I’m going to Bali again. For the third time this year. Leaving behind me the turdgit waters of Jakarta’s Venetian canals and exchanging them for the clear, aquamarine seas of North Bali. Not a bad deal huh? But there’s a catch. Because just as Cinderella couldn’t stay at the ball, I can’t stay forever in Bali. That’s just the way it works. The clock strikes midnight and before you can say “Schapelle Corby” you are in the departure hall of Bali’s Ngurah Rai International airport and carefully nursing an overpriced can of warm Beer Bintang…
Tourists have been going to Bali for ages now, of course. But that sort of got me thinking – exactly how long? Now I know the hippy dudes first set up camp in the small village of Kuta in the ‘70s (yep just imagine that, Kuta as a small village!), but that hardly marks the beginnings of tourism in Bali.
For that, you have to go back much further.
To the 1920s and 1930s, and even before.
A time when the Yanks banned booze, the term for a loose woman was “charity girl”, and cigarettes were 10 cents a pack.
Anyways, here’s me guide; now “only” about 90 years out of date :)
The tourist’s guide to Bali, 1920
1. Getting there. Well, you can forget about a nice easy trip on some budget airline for a start. Tourism in Bali really owes its beginnings to the creation of an official government Tourist Bureau in 1908 in Batavia – now Jakarta of course – which sold Bali as the "Gem of the Lesser Sunda Isles”. But it wasn’t until 1924 that the Royal Packet Navigation Company (KPM) laid on a weekly steamship connecting the capital with Bali's north coast port of Buleleng (Singaraja). Traveling this way must have been a lot like traveling on one of today’s huge Indonesian PELNI passenger ships I guess – but without the millions of mattresses laid out everywhere (including under the stairs). Once in Bali, you’d probably rent a car – much like you would today. Except that it wouldn’t be Japanese of course, but some huge old banger that you have to wind up by hand. Wonderful!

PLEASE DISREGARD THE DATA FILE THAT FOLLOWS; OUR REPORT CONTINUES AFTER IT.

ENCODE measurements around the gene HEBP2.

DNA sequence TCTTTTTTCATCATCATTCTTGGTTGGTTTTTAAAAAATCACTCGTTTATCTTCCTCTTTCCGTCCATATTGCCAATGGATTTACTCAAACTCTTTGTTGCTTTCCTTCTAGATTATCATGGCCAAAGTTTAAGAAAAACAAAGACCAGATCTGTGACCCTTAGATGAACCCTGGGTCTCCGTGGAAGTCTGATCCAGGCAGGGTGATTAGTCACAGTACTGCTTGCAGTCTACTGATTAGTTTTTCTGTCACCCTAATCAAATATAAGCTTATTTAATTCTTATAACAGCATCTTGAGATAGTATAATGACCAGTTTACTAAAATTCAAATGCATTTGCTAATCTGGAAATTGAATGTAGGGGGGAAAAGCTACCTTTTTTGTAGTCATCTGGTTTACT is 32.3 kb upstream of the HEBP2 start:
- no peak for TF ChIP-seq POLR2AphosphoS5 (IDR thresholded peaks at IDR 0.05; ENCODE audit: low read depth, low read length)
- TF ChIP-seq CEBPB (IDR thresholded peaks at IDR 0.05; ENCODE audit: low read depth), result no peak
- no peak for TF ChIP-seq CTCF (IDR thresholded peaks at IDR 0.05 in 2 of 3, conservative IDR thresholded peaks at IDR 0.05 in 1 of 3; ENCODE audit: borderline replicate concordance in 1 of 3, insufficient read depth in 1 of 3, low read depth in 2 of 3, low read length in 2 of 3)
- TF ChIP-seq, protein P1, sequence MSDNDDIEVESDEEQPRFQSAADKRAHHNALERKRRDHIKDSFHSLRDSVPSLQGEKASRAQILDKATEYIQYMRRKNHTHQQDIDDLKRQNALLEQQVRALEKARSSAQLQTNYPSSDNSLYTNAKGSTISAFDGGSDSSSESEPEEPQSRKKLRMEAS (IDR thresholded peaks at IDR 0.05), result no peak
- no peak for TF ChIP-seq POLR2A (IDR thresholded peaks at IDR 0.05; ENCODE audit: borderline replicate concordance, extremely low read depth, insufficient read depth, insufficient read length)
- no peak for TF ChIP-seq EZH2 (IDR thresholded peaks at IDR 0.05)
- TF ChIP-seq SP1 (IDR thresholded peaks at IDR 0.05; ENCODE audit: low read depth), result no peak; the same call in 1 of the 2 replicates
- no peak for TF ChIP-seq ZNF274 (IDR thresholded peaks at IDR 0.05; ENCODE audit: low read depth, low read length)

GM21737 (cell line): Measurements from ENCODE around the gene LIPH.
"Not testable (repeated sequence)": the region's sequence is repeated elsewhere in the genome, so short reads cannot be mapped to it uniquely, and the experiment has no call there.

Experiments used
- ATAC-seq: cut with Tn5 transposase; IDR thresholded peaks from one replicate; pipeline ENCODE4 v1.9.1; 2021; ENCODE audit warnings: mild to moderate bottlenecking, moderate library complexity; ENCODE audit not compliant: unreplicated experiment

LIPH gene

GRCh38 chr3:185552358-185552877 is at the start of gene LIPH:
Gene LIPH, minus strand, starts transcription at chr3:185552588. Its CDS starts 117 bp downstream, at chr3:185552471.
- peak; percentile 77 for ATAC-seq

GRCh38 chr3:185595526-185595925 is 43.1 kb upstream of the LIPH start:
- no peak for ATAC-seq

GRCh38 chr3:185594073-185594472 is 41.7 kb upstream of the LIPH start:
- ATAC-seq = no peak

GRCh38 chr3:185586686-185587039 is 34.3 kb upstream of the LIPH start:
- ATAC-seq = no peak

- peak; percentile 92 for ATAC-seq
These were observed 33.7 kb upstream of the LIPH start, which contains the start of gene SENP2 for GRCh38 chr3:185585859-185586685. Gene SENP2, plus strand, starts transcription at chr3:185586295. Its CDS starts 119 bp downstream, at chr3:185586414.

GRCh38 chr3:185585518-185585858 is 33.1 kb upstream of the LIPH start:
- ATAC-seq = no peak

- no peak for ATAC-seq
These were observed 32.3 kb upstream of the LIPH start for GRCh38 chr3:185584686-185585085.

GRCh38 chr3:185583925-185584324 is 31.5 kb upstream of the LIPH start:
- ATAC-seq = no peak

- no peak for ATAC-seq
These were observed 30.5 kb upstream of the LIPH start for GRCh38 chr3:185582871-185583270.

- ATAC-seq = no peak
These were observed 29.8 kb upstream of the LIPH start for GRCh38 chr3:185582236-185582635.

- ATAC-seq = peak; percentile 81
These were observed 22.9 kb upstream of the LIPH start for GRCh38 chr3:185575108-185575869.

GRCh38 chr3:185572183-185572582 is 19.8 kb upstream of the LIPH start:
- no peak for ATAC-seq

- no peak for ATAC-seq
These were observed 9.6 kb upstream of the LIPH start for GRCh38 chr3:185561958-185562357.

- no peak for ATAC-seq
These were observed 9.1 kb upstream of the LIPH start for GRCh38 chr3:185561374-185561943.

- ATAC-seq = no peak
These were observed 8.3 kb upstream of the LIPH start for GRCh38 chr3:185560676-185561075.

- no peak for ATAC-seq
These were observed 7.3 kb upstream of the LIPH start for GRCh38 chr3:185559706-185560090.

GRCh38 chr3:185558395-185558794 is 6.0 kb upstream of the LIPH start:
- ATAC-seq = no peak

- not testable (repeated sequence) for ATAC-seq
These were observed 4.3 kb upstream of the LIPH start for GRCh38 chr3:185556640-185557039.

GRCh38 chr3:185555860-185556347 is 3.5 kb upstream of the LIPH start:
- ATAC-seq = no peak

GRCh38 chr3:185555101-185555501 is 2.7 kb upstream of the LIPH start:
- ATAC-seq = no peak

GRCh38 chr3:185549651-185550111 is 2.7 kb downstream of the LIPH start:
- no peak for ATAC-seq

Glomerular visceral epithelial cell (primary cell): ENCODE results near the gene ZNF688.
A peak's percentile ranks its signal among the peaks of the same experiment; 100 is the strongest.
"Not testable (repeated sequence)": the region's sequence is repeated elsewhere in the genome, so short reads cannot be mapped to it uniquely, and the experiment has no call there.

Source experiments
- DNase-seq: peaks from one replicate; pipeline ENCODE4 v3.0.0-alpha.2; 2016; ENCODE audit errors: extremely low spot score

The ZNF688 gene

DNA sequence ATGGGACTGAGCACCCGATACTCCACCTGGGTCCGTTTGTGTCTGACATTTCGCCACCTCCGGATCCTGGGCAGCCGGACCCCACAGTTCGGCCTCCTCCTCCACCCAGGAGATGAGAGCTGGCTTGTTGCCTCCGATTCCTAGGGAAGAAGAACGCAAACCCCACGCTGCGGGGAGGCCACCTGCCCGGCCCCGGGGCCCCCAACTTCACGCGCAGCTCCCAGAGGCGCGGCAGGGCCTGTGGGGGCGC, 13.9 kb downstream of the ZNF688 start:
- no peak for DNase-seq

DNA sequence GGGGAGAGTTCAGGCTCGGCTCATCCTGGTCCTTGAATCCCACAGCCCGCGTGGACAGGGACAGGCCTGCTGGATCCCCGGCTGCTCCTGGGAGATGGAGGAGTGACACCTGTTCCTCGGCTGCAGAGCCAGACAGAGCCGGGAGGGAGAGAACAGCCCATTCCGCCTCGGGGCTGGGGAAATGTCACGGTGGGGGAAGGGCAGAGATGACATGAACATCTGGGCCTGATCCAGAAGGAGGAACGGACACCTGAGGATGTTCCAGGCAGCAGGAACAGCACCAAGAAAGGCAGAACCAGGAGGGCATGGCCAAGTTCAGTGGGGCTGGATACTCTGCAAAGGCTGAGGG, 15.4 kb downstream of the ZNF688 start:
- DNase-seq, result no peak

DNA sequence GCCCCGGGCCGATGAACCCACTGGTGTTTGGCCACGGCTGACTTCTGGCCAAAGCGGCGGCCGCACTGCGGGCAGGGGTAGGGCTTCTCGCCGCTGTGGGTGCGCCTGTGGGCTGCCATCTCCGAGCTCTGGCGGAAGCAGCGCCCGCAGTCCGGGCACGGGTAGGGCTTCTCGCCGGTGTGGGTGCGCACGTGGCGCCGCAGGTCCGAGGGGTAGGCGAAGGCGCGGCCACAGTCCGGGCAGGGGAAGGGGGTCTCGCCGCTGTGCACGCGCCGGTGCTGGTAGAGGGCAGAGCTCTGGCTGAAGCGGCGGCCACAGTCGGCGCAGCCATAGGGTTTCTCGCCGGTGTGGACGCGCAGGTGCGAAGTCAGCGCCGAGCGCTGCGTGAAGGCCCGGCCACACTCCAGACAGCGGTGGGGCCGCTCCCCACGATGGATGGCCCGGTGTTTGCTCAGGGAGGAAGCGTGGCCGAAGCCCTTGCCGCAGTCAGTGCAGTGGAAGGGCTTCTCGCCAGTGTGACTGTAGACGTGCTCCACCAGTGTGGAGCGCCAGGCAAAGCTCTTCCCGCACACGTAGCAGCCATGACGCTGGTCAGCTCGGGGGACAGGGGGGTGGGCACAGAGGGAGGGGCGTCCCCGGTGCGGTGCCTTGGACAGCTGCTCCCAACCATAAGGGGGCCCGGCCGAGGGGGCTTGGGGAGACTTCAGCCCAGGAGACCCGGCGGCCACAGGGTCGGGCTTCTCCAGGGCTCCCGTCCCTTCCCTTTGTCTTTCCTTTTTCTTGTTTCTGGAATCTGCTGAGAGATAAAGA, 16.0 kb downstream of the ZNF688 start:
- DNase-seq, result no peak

They certainly knew how to promote Bali in the old days!
2. Where to stay. There certainly weren’t many hotels in those days. As for the first ever tourist hotel in Bali? Well, it was built in Denpasar and some highly imaginative Dutch chap named it “Bali Hotel”! Even more preposterous was its location: on the site where the puputan massacre and mass suicide took place in 1906! Another hotel was built in Kintamani - the perfect location to take in the spectacular vistas around Lake Batur.
But by the 1930s, Sanur was the place to be. It attracted expats, artists with a fondness for painting nude Balinese women, writers and other luminaries, as well as its fair share of degenerates such as pedophiles and other unsavory types (much like today, really). One of the most famous painters was a Belgian chap called Le Mayeur (1880-1958). He married a Balinese dancer called Ni Pollok and for some reason or another painted her nude as often as he possibly could, with one of his paintings of her recently selling by auction at Christies for the cool sum of US$22,682.
Le Mayeur could certainly paint (although he’d probably be arrested in today’s less enlightened Indonesia)
3. Wildlife. Incredible as it may seem, early tourists to Bali still had a chance of seeing a real Bali tiger - in the wild!!! Now of course the only tigers in Bali are gonna be in the Bali safari zoo – and they aren’t gonna be Bali tigers either. The last confirmed sighting of a tiger in Bali was in 1937 when some idiot decided to shoot the rare beast. Shame the WWF was not around back then. Amazingly, the Balinese tiger was never captured alive on film and neither was it ever displayed in a public zoo. All we have now is a few skulls and bones and some old photos of the dead cat.
Some hunter types have just shot dead a Bali Tiger. Twats.
4. Beer. Ever wondered what tourists used to guzzle before Beer Bintang, Anker Bir or the incredibly insipid Bali Hai beer? Well it was something called Java Bier, and it was brewed under the name of NV Nederlandsch Indische Bierbrouwerijen.
Heineken became the major shareholder in 1936 but in the backlash against foreign companies following independence, the state took over the company and it was given a new name: Perusahaan Bir Bintang!
5. Celebrity tourists. Old Mr big lips himself (Mick Jagger) and David Bowie are both said to love Bali. Michael Jackson also visited on a number of occasions. But possibly the first ever celebrities to visit Bali were funny man Charlie Chaplin and his traveling companion Noel Coward, who wrote this pretty much unknown yet rather witty ditty:
As I said this morning to Charlie,
There is far too much music in Bali.
And although as a place it's entrancing,
There is also a thought too much dancing.
It appears that each Balinese native
From the womb to the tomb is creative,
And although the results are quite clever,
There is too much artistic endeavor.
Which pretty much sums up the place today.
Some things never change, eh?